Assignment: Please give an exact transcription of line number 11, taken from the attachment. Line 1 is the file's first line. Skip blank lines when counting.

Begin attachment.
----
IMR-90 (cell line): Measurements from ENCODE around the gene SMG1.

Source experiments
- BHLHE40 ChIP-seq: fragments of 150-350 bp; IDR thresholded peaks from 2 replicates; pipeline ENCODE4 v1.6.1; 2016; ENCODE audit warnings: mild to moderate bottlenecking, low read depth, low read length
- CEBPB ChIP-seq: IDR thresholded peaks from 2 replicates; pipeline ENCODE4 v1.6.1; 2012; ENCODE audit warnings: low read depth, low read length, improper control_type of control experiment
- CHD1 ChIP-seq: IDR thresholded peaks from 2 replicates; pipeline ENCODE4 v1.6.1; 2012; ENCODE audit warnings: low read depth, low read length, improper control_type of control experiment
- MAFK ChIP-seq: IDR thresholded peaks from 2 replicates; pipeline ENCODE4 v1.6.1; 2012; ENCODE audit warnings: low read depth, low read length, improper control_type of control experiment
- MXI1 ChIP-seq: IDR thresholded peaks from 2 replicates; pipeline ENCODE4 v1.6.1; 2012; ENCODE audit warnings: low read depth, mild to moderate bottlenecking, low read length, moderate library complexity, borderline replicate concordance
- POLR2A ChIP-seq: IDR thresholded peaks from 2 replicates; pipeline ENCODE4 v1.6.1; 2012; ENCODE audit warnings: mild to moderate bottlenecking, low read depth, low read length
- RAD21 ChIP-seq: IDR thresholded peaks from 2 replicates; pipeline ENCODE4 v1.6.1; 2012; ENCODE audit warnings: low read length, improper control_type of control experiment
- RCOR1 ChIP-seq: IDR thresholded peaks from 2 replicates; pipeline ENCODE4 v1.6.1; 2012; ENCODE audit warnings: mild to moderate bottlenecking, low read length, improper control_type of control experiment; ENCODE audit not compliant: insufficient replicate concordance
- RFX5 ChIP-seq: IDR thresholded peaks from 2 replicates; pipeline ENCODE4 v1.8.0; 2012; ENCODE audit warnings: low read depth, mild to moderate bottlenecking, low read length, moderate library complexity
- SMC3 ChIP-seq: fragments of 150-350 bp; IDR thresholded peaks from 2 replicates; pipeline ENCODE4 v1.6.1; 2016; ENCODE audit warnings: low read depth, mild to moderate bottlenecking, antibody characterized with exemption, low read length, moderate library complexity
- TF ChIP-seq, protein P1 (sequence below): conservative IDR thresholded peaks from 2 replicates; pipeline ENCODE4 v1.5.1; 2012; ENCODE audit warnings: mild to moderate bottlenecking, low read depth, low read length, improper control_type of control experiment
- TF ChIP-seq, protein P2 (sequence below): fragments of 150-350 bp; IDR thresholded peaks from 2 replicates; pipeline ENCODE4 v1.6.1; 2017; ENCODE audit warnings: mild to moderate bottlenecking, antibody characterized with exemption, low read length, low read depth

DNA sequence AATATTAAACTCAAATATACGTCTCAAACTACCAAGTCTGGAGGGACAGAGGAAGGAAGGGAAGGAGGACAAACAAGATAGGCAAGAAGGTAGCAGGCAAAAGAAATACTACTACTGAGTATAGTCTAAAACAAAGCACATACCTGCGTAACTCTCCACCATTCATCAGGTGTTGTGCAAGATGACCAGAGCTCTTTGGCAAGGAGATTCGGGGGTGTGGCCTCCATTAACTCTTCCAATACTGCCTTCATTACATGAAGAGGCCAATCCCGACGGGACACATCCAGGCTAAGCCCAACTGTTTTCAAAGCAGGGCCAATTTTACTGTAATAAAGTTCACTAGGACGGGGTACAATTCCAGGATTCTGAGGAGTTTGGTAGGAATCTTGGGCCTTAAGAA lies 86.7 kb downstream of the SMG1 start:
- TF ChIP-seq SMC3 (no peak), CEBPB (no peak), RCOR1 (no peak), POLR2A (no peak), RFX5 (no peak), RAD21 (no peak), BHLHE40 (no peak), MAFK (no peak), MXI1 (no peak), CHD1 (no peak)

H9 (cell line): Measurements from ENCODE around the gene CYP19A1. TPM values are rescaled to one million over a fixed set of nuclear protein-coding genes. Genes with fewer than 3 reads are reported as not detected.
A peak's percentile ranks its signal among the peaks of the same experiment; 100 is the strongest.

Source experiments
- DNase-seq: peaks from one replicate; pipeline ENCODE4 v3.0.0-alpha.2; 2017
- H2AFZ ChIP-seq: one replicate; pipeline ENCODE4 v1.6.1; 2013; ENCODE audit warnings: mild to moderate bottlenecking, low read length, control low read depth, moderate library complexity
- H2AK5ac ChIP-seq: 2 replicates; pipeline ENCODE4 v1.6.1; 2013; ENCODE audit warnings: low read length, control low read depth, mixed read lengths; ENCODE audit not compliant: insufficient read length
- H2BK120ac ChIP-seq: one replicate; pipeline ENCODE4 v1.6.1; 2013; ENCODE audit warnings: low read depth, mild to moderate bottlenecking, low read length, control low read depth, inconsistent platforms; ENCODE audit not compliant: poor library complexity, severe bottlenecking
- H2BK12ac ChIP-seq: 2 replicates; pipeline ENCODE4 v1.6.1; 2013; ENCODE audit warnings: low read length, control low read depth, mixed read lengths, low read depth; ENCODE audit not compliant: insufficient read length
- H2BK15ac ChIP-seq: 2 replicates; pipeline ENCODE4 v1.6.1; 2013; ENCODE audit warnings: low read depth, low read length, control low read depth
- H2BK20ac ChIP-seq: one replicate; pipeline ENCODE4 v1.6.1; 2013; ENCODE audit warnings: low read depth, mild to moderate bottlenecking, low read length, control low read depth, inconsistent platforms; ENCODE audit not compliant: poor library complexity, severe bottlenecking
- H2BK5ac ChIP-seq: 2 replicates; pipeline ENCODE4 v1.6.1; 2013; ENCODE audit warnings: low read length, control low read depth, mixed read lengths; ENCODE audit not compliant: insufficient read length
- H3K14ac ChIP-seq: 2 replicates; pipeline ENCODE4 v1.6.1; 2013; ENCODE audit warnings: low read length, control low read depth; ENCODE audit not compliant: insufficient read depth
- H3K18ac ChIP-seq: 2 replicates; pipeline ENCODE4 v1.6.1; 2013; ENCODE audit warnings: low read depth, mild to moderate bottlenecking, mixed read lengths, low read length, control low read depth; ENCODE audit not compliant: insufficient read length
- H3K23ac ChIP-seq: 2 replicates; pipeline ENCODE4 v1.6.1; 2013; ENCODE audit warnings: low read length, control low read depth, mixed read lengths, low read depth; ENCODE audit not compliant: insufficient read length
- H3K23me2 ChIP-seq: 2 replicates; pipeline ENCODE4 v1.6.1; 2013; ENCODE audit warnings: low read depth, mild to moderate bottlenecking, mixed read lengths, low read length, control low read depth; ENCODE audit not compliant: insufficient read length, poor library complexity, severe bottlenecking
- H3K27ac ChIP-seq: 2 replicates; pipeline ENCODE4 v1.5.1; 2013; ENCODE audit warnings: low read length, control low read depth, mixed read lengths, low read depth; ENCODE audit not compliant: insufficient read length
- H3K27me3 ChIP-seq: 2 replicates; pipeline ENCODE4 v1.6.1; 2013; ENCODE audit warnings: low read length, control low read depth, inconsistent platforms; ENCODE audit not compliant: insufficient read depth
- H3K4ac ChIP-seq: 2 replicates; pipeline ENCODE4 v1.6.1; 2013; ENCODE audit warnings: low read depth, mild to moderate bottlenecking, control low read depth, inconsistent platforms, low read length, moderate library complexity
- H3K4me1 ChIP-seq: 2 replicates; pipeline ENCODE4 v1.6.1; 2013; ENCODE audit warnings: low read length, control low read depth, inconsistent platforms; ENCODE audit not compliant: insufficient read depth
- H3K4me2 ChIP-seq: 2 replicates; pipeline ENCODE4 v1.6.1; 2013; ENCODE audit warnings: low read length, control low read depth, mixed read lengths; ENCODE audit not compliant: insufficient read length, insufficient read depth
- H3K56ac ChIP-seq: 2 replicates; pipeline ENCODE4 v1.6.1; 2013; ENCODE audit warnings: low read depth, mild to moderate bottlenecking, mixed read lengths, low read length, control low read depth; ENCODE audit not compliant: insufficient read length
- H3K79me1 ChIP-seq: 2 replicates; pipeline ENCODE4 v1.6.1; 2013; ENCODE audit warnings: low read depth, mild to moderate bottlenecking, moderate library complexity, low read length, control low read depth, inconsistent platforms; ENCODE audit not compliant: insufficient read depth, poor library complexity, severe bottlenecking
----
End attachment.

- RFX5 ChIP-seq: IDR thresholded peaks from 2 replicates; pipeline ENCODE4 v1.8.0; 2012; ENCODE audit warnings: low read depth, mild to moderate bottlenecking, low read length, moderate library complexity